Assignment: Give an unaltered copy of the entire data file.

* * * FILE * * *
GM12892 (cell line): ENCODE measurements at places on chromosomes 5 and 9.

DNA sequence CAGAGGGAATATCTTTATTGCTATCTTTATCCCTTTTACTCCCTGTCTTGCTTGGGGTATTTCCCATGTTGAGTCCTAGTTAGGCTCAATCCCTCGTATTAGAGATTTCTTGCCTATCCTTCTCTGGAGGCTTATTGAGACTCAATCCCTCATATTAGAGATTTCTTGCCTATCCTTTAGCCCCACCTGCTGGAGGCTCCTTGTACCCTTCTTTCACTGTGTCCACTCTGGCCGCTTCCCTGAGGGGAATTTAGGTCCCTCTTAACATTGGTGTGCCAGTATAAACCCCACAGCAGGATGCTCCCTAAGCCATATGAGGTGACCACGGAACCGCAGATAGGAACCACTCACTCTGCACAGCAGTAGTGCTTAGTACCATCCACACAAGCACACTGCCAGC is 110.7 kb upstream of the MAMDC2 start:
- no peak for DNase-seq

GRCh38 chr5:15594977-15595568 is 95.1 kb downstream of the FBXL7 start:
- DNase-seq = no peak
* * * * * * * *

GM12892 (cell line): ENCODE measurements at places on chromosomes 5 and 9.

DNA sequence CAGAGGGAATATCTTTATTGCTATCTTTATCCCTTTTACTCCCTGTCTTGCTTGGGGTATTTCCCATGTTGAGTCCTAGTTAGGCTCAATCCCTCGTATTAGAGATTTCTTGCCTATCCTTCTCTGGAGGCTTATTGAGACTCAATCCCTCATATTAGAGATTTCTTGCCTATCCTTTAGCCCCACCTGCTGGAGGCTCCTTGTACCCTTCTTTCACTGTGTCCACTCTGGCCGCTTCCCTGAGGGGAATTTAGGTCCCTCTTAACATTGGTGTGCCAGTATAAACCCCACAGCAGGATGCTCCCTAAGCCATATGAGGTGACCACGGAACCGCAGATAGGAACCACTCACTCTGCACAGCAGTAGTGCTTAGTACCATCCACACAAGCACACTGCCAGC is 110.7 kb upstream of the MAMDC2 start:
- no peak for DNase-seq

GRCh38 chr5:15594977-15595568 is 95.1 kb downstream of the FBXL7 start:
- DNase-seq = no peak